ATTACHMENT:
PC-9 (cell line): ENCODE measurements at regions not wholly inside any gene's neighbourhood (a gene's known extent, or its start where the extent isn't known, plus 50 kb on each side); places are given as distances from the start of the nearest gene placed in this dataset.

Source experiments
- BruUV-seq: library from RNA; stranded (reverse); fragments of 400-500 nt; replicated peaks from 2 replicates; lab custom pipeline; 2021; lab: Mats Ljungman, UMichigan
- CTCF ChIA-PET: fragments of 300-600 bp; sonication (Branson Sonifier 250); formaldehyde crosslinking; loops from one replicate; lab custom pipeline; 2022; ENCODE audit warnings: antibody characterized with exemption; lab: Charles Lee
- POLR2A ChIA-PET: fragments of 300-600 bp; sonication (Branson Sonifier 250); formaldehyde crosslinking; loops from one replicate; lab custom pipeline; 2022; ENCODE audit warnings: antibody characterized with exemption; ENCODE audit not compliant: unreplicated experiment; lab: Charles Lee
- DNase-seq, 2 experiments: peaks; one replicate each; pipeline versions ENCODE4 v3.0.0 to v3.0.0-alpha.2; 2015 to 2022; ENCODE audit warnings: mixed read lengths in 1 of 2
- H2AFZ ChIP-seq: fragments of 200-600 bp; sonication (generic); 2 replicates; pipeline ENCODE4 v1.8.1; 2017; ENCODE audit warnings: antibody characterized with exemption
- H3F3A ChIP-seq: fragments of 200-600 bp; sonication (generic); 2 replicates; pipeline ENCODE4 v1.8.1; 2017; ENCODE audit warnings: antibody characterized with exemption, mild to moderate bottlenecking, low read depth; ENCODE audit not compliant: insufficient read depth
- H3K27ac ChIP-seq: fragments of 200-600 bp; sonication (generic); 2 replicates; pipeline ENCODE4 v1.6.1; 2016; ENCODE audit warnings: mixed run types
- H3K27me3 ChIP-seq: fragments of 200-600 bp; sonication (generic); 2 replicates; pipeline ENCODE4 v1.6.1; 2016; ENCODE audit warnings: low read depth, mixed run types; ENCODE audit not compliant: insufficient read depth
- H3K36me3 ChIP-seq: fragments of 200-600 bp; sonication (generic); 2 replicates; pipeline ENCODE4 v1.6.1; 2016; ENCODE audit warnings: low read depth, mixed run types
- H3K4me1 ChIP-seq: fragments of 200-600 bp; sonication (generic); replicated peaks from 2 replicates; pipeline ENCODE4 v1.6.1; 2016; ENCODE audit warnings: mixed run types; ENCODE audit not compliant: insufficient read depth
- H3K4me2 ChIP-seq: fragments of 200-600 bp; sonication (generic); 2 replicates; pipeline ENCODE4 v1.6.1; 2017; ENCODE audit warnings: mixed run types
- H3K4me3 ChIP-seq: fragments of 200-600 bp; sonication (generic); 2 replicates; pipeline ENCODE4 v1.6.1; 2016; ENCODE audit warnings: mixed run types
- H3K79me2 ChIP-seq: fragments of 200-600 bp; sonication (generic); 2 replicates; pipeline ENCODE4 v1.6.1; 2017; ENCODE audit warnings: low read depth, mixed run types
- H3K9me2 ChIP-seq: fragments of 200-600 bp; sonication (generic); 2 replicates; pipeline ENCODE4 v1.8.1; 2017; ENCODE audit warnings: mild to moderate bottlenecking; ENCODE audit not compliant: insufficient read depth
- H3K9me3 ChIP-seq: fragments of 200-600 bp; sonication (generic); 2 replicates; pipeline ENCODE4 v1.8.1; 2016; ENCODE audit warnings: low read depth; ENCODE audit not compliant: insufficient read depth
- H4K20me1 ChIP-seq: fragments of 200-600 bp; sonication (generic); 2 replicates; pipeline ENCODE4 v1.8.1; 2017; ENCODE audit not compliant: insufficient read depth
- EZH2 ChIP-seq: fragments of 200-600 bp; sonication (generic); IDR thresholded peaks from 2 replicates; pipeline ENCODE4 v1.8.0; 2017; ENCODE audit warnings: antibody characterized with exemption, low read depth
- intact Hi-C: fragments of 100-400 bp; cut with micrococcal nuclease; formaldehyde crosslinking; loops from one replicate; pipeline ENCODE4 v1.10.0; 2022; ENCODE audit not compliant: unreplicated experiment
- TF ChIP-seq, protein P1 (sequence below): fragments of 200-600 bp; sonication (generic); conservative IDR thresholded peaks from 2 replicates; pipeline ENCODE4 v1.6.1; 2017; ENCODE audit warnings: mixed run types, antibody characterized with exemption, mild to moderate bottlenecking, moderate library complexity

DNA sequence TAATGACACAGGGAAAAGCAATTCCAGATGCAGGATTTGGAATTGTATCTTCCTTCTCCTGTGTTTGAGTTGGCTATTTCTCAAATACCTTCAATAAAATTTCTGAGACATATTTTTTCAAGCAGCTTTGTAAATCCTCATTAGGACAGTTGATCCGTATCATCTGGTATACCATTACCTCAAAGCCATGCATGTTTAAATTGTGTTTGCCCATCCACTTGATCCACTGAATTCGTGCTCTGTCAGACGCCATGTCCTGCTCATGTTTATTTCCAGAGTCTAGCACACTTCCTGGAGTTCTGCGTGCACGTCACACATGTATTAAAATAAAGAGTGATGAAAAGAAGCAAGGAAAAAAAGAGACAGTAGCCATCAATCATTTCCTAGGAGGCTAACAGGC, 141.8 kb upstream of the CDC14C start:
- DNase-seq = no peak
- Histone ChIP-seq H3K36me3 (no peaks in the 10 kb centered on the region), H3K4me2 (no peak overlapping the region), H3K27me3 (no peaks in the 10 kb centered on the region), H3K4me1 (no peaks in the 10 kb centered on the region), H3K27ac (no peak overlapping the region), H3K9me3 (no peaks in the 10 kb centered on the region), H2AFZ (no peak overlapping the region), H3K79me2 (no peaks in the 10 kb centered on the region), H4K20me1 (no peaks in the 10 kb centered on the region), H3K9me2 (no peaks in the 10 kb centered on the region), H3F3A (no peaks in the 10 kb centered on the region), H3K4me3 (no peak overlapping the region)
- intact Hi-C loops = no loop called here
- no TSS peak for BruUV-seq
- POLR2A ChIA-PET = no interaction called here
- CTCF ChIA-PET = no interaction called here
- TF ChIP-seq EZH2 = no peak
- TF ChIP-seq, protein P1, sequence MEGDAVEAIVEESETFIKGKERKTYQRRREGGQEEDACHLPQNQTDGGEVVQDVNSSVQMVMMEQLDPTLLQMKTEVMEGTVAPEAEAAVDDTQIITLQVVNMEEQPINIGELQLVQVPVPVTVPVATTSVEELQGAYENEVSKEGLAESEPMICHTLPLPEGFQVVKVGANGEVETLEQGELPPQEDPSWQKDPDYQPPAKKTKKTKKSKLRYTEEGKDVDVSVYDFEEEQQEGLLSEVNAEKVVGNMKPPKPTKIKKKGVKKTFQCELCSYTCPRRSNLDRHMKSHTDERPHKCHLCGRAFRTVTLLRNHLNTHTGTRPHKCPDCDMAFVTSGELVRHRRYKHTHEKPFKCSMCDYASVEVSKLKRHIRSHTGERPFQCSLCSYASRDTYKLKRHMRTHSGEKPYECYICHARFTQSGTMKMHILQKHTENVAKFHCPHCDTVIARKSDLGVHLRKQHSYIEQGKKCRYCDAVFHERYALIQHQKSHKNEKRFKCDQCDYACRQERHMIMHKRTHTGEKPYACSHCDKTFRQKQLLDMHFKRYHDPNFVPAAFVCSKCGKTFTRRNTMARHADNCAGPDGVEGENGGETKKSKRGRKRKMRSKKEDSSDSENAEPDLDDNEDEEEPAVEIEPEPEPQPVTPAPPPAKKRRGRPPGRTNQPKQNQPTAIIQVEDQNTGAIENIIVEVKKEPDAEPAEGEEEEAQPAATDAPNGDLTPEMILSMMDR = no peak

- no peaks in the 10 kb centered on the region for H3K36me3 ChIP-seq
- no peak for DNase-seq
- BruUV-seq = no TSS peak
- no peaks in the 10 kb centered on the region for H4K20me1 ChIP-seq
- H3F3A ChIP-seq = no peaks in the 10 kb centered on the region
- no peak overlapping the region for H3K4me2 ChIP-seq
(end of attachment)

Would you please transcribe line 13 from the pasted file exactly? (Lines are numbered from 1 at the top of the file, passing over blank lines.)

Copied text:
- H3K4me2 ChIP-seq: fragments of 200-600 bp; sonication (generic); 2 replicates; pipeline ENCODE4 v1.6.1; 2017; ENCODE audit warnings: mixed run types